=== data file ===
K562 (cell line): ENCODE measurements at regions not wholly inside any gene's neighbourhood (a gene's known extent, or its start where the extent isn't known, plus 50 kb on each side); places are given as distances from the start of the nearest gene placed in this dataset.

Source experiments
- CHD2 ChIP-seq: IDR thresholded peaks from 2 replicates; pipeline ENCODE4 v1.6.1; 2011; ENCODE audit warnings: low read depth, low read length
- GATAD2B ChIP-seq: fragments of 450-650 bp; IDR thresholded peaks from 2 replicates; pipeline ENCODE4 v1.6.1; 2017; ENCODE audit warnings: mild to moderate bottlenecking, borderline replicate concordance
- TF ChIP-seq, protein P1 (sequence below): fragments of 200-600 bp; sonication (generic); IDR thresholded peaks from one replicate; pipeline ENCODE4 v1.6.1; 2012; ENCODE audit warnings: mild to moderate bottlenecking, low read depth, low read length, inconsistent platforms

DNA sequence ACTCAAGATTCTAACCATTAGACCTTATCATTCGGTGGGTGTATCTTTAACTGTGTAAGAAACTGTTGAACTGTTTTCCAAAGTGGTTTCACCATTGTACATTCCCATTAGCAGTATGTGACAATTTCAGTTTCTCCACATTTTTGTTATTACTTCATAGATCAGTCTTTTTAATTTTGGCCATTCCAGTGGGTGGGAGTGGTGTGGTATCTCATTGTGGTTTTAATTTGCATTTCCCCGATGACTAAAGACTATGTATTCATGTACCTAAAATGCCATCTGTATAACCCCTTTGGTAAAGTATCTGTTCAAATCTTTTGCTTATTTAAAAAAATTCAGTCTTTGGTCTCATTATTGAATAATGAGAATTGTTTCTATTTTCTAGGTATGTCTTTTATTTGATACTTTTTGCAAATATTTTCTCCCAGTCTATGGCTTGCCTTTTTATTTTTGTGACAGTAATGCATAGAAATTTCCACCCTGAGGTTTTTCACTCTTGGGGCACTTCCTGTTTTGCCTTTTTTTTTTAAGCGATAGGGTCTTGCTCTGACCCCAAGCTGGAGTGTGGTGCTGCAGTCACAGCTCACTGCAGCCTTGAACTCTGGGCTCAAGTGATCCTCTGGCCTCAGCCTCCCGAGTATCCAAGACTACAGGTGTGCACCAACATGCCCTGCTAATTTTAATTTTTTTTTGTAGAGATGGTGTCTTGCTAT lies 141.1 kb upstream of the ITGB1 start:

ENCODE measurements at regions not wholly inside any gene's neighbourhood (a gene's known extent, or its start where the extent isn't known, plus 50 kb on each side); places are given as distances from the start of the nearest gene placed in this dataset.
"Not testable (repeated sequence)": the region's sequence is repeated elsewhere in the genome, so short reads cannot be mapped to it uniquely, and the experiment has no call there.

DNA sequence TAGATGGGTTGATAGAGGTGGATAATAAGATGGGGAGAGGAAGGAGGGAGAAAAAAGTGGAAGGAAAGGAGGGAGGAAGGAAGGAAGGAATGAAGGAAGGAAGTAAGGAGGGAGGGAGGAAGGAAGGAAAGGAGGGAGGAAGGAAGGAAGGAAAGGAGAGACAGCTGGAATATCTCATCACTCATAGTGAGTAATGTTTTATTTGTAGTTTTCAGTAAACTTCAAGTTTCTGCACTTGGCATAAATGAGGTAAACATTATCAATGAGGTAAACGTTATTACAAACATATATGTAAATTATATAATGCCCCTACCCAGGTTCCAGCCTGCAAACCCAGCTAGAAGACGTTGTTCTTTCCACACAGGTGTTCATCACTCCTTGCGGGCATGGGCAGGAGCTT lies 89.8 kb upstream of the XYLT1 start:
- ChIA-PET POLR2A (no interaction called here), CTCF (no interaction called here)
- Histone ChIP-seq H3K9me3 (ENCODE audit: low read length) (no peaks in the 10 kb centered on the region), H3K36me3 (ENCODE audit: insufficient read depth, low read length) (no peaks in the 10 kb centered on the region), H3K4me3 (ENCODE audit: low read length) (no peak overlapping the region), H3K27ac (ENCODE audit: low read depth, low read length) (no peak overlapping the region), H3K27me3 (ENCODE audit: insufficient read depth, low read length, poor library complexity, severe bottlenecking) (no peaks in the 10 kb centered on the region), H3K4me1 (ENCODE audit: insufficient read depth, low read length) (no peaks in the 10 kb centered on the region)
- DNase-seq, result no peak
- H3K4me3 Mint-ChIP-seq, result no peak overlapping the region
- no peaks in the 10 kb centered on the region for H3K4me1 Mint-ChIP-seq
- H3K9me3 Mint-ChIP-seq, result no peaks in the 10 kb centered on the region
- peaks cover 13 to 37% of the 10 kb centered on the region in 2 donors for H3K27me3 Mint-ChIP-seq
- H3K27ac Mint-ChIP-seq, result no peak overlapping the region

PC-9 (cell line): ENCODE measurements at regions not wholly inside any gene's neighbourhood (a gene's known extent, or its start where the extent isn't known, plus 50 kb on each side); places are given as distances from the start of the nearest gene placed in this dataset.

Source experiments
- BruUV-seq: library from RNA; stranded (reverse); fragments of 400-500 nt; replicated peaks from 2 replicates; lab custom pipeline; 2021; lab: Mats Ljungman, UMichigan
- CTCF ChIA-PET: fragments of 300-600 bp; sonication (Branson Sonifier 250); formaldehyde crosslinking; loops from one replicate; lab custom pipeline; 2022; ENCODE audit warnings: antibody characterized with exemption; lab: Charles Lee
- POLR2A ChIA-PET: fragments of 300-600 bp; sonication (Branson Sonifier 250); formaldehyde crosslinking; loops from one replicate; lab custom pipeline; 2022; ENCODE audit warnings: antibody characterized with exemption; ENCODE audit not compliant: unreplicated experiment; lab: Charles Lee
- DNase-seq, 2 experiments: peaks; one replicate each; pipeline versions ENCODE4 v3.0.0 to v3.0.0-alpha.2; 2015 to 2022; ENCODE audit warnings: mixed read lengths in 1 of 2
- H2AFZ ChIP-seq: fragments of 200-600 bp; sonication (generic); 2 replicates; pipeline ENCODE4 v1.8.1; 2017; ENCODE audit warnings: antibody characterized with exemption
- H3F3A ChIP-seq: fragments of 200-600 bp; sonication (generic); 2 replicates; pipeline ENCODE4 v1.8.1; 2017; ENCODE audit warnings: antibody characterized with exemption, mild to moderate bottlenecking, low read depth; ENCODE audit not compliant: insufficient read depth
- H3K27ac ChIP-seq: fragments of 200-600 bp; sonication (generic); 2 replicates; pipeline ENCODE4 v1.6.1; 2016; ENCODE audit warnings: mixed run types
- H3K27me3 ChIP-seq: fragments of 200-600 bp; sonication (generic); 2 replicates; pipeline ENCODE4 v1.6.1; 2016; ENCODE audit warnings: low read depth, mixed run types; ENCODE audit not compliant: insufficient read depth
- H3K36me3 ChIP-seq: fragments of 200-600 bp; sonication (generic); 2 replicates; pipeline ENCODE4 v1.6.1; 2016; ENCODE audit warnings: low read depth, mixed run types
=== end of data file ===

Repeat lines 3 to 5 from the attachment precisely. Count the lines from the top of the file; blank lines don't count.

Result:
- CHD2 ChIP-seq: IDR thresholded peaks from 2 replicates; pipeline ENCODE4 v1.6.1; 2011; ENCODE audit warnings: low read depth, low read length
- GATAD2B ChIP-seq: fragments of 450-650 bp; IDR thresholded peaks from 2 replicates; pipeline ENCODE4 v1.6.1; 2017; ENCODE audit warnings: mild to moderate bottlenecking, borderline replicate concordance
- TF ChIP-seq, protein P1 (sequence below): fragments of 200-600 bp; sonication (generic); IDR thresholded peaks from one replicate; pipeline ENCODE4 v1.6.1; 2012; ENCODE audit warnings: mild to moderate bottlenecking, low read depth, low read length, inconsistent platforms